I am sitting on an airplane as I type these words, flying from New York to Florida. When my plane touches down, I will text my wife to let her know I have arrived safely.
I assume the spooks at the National Security Agency will also get the message.
They may not see my words – though if anyone out there is interested, I usually write something like, “Landed. Love you.” It might take 24 hours or so before AT&T, my cell carrier, turns over the pile of “metadata” that will include the fact I sent a text, the number I sent it from and the one I sent it to, where I was when I sent it and whether I attached any files. If I phone my wife instead from our neighborhood Publix, the spies will know that, too.
It’s a matter of national security. Or so I presume.
I can only make educated guesses at these details. I am not a Verizon (VZ) customer, so the disclosure this week that the government is Hoovering vast amounts of data about millions of Verizon clients does not, strictly speaking, apply to me. But simple common sense dictates otherwise. Unless the community of global terrorists maintains a Verizon family plan and does all its business there, the feds are just as interested in customers of AT&T and other carriers as they are in the communication patterns of Verizon users.
It’s just that the press has not yet uncovered the secret court orders through which the FBI, which apparently is acting as the NSA’s letter carrier in this endeavor, has in all likelihood commanded other carriers to turn over this data as well. Those same court orders prohibit the carriers, and anyone else who has knowledge of this operation, from breathing an unclassified word of its existence.
Perhaps it is not such a big surprise that it was the Guardian, a British news organization, that broke the blockbuster story last week in London. (It was Wednesday night here in the States.) It is ironic, though. If this same surveillance had been conducted by Britain’s MI6 foreign service against the Queen’s subjects, chances are that Her Majesty’s government could have suppressed the news by invoking its Official Secrets Act. Here in the land of the First Amendment, we don’t have an Official Secrets Act – but we have official secrets galore. The fact that this massive data-mining exercise, potentially affecting everyone in America, is one of those secrets says something about how easily power wielded in our name can be turned against us.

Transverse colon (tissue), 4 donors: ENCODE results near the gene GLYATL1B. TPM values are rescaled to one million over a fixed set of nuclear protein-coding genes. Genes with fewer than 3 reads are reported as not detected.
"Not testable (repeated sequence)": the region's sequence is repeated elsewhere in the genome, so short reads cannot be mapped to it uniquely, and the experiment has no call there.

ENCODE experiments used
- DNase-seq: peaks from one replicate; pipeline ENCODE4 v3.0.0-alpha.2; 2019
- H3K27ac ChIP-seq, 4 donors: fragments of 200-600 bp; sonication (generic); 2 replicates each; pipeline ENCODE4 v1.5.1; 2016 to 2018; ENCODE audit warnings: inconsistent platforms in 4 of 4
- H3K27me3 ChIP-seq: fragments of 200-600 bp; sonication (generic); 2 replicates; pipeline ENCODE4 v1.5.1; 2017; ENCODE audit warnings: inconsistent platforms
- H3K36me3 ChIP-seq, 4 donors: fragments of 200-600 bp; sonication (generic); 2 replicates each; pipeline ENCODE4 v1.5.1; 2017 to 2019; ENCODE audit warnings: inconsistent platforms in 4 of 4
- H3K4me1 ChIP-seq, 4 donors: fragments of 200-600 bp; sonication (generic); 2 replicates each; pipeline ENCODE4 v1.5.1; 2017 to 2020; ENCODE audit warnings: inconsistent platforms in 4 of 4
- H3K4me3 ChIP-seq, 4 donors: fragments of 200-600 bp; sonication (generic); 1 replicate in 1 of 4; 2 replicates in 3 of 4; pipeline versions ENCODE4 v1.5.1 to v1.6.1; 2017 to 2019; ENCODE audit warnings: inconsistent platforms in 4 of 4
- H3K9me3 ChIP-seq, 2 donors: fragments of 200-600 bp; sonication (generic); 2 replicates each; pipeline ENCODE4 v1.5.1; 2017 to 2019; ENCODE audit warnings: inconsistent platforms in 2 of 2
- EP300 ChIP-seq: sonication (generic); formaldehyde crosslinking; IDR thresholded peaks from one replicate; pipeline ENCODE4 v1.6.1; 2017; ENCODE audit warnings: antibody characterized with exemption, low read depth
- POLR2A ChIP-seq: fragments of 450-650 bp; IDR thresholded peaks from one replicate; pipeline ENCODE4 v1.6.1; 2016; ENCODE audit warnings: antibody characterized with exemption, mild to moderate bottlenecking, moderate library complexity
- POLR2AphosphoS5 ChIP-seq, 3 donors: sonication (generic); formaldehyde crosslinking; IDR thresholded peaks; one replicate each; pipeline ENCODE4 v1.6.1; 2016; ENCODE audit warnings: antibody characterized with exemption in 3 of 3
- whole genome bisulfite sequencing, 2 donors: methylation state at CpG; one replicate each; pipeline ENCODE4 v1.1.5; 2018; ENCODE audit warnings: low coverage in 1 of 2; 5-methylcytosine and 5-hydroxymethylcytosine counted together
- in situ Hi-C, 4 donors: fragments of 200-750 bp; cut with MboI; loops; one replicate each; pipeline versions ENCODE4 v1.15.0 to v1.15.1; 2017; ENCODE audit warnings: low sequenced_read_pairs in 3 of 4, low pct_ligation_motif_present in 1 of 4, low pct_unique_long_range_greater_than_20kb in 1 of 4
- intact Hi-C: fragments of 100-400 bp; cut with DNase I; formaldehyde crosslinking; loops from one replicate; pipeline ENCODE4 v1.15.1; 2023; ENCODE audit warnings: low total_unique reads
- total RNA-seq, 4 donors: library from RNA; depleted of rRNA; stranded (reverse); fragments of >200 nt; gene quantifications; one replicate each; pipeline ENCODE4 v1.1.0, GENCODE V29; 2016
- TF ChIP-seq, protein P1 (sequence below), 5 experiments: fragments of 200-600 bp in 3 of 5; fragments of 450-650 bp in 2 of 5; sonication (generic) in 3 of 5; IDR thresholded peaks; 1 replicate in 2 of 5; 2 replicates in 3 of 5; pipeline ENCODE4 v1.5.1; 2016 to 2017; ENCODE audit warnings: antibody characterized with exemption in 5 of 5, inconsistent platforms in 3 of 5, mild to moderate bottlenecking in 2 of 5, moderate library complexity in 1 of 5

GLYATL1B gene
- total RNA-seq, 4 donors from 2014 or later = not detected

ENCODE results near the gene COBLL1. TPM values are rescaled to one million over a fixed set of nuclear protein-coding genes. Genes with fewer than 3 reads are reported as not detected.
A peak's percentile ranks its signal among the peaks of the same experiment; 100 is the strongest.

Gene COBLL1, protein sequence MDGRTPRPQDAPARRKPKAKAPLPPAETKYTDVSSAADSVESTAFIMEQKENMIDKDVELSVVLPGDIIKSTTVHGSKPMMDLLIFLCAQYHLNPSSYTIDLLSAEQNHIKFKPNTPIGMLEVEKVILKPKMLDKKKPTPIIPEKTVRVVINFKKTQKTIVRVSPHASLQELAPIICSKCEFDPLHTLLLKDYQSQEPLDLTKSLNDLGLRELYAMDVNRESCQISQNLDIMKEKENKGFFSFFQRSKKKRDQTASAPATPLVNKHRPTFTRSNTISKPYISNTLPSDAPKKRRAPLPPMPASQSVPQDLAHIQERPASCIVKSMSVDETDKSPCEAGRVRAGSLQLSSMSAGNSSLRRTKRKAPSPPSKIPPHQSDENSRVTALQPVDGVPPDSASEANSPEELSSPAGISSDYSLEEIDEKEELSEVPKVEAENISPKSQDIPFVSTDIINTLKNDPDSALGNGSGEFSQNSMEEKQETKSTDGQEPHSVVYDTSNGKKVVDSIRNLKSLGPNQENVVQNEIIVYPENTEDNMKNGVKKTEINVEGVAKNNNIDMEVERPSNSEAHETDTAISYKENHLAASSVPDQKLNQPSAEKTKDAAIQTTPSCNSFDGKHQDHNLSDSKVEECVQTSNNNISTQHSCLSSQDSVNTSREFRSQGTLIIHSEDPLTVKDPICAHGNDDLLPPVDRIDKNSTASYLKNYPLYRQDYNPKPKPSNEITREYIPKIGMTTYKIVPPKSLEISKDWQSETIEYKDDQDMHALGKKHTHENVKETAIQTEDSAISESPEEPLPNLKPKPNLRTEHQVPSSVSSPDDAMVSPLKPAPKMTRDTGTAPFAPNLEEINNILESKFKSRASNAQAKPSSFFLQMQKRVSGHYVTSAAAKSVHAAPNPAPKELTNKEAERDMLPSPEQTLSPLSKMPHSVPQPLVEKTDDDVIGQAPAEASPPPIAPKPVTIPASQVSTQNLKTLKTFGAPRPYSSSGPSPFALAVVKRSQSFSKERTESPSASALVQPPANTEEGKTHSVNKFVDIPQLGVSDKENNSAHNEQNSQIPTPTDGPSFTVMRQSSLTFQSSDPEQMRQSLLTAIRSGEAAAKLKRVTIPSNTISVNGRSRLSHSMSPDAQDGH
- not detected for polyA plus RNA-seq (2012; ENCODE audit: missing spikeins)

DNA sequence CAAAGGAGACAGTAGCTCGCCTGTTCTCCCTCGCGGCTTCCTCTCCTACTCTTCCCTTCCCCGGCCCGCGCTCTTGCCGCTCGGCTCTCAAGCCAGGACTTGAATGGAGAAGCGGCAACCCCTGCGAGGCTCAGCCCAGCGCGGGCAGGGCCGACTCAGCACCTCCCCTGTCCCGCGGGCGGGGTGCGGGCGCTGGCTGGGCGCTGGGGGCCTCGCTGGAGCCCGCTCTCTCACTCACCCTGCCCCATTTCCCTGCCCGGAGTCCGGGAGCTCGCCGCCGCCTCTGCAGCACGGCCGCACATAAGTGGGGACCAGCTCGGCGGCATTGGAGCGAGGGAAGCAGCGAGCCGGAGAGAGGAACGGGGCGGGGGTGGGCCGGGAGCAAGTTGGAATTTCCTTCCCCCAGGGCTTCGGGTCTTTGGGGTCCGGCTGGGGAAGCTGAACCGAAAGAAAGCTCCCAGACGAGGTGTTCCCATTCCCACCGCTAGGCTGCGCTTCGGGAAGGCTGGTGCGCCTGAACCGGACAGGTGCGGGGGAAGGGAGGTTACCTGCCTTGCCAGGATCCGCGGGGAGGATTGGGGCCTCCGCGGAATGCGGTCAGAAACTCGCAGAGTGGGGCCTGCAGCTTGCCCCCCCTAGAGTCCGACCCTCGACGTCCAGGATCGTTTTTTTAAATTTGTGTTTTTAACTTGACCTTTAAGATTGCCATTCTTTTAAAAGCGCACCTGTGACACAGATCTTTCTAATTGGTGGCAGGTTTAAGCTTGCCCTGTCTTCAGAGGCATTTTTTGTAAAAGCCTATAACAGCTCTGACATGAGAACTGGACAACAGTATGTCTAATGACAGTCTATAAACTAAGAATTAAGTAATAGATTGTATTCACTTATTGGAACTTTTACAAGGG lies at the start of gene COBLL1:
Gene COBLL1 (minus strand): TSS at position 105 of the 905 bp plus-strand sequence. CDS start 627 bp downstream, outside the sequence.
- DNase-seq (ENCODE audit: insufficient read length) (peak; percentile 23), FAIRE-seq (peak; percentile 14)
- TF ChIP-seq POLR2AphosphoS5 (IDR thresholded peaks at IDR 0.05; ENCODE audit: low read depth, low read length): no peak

I am not a privacy die-hard. I understand that future terrorists do not advertise themselves as such. Time and again, somebody we never heard of emerges from the shadows only after doing something terrible, at which point law enforcement has to work backwards to find all the other shadowy figures who may have been involved. Having a database with all communication logged and cross-referenced makes this much easier or, perhaps, possible at all.
But this information can also be easily misused – and, humans being only human, that misuse is just a matter of time. A political adversary sends his wife an “I love you” message from the friendly confines of a brothel. A White House insider has unauthorized contact with a reporter who publishes embarrassing information. A couple of CEOs send a flurry of text messages shortly before a high-stakes merger is announced.
Maybe the fight against terrorism makes it worth risking that such information will be abused. Maybe it doesn’t. That’s a debate that all of us can have, as a society. But the power to have that debate was stolen from us by government officials, beginning in the prior administration and continuing through the current one, who invoked Section 215 of the Patriot Act to keep their massive surveillance of you and me under wraps until the Guardian pulled off the tarp.
Did we suddenly get less safe after this disclosure? Not as far as I can see. Terrorists were already well aware that our spy agencies monitor their communications. We certainly hear enough about “chatter” or the lack thereof any time awareness is heightened. The only people who did not know the feds wanted to see a record of everyone they called, every text they sent, every email they received and every web site they visited, were the 310 million or so of us who have nothing to do with terrorism.
The White House senses another major headache brewing. President Obama’s minions wasted little time last week issuing a statement justifying the data mining on national security grounds and noting – irrelevantly – that the actual content of our messages is not being monitored. At least as far as they are willing to tell us.
The question is not whether the government should collect this data; it is who gets to decide whether the benefits outweigh the risks to our privacy, and even to our ability to object to official policy without being subject to potential blackmail. The administration claims it alone should have this power, acting in secret, supervised only by a secret national security court that apparently never says no and by a few select members of Congress who are themselves sworn to secrecy.
“Trust us,” is their message. But they don’t trust us. If they did, they would respect our right to collectively decide, through the political process, how much privacy we are willing to sacrifice in the name of security.
I’ll go first. Here’s my message: Landed. Love you.